The first available date in the launch window to blast NASA’s Lucy spacecraft into the stars is Saturday, and it looks like she’s going to take full advantage.
Weather and conditions forecasts from Space Launch Complex-41 at Cape Canaveral Space Force Station in Florida showed a 90% chance of favorable conditions, United Launch Alliance reported. But Coloradoans will have to get up awful early to watch it live — it’s scheduled to blast off 4:34 a.m. MDT Saturday.
The 12-year mission to study the Trojan asteroids near Jupiter is a joint effort by NASA Goddard Spaceflight Center, NASA’s Launch Services Program and Boulder-based Southwest Research Institute. Lockheed Martin designed, built, tested and will operate the spacecraft from its Waterton Canyon campus southwest of metro Denver.
It will launch aboard a Centennial-based United Launch Alliance Atlas V rocket.
“We are proud to launch this one-of-a-kind mission to explore the Trojan Asteroids,” said Gary Wentz, ULA vice president of Government and Commercial Programs, in a release. “Thank you to our mission partners for the outstanding teamwork as we finish preparations to launch this revolutionary mission, which will provide incredible insight into planetary origins and the formation of the solar system.”
“We’re so excited, and confident in our operations team,” said Lockheed’s Emily Gramlich, an electrical test engineer for Lucy, in an interview.
Gramlich has been in Florida the past couple of weeks running Lucy through final testing before it was packed into a capsule and mounted on the Atlas V.
“We call it the shake and bake and includes acoustics and vibration testing,” Gramlich said of the testing the spacecraft endures to make sure it can survive first the shipping from Denver to Cape Canaveral, then the launch. “Every bolt is torqued to the exact right amount of pressure. ULA gives us the data on the launch forces involved, so it’s designed to be able to withstand that and more.”
Once it gets into space, the capsule will open up and release the spacecraft. Shortly after that, Lucy will unfurl her large solar arrays and get pointed on her journey.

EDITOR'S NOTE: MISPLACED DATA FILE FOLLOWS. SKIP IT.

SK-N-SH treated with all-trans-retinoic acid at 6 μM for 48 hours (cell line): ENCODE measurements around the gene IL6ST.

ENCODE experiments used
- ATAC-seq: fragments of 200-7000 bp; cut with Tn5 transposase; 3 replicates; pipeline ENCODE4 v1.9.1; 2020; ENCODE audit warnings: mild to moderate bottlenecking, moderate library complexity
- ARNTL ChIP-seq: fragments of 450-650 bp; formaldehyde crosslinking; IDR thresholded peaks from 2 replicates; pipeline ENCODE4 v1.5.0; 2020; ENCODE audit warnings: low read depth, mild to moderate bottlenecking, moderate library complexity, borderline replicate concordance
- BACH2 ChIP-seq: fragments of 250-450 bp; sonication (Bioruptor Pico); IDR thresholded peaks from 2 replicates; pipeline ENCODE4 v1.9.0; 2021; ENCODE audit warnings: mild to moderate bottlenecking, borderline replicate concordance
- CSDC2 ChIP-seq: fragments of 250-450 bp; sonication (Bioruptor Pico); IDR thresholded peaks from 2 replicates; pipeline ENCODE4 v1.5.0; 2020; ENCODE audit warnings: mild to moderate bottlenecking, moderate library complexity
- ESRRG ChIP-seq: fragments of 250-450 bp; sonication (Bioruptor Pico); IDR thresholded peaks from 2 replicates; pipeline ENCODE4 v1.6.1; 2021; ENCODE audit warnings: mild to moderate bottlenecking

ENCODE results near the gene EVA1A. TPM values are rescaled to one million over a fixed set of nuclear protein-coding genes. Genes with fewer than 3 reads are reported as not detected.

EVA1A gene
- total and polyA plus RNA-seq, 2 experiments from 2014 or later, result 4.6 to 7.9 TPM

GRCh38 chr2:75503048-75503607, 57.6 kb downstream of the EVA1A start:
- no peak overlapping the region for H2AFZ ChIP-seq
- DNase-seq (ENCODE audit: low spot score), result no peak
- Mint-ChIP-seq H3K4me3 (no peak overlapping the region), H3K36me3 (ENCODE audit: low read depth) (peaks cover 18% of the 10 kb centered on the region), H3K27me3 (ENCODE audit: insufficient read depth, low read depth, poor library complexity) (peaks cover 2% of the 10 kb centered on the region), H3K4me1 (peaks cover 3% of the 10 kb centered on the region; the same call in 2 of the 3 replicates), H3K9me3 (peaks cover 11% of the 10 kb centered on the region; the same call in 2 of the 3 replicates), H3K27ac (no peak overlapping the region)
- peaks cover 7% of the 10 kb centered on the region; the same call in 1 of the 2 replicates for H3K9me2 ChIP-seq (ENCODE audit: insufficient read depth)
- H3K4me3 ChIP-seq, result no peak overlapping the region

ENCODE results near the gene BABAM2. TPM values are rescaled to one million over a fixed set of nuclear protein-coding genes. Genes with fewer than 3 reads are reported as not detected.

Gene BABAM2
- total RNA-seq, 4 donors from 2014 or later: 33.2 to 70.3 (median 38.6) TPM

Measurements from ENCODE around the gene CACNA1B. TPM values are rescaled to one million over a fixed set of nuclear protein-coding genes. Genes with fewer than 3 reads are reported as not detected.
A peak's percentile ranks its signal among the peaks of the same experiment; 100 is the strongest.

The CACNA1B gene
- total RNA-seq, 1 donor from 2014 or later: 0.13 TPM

“It’s like the wings of a bat, the way the array unfolds from its tucked position,” she said.
All of the first 20 steps of Lucy’s mission has been pre-programmed into her software, so mission command is watching with fingers crossed.
The wing-like solar arrays (panels) are each 24 feet wide — almost 50 feet when both are deployed with the 2-foot spacecraft in the middle. They were designed and built by Northrop Grumman in Goleta, Calif., and will supply about 500 watts of power throughout the 12-year mission — about the energy needed to run a washing machine.
NASA states Lucy will be “operating farther from the sun than any previous solar-powered spacecraft.” It will travel some 4 billion miles at speeds of 17,000 mph.
It’s the only long-range spacecraft that will actually return to Earth’s orbit in about 2030, as it then slingshots back to the Trojans. It won’t even get there until 2027 the first time, as it must make two trips around the Earth to get enough speed to reach the Jupiter area.
“Once it passes Earth the first time, then we take control,” she said.
The assembly and testing of the spacecraft was infinitely harder than normal because of the pandemic, Gramlich said. Instead of all being in the same room with Lucy, they had to have teams of engineers on video conference calls, while just a handful were near the ship.
“We had two ops teams, so if one had to quarantine we’d not lose the ability to do testing,” Gramlich said. “We got really good at communicating via email and being precise.”
Lucy’s name came from the 3.2 million-year-old humanoid skeleton discovered by famous archaeologist Donald Johanson in Ethiopia in 1974. The fossil skeleton got her name from the Beatles’ hit song “Lucy in the Sky with Diamonds.” Johanson and his team were celebrating the find over a campfire when the song came on and the famous name stuck.
Lucy will bring understanding of the origins of the giant planets — and thus the Earth and the greater universe, Gramlich said.
“It will help us understand how we came to be, and how Earth’s development will impact the future,” she said. “We got to the point where people are living now — so this information may help us decide where we want to go and develop life.”
Unlike NASA’s recent mission with Osiris-Rex spacecraft, which made contact with the surface of the asteroid Bennu more than 200 million miles away, Lucy won’t be touching any of the Trojan asteroids.
“She’s got state-of-the-art instruments and a pointing platform to read thermal images, spectrometers (which measure light), picture imaging all for scientists to take data,” Gramlich said. “We’ll get a full-blown map made up, which will include terrain data that we can determine what its made of and where that fits in the formation and location of the galaxy.”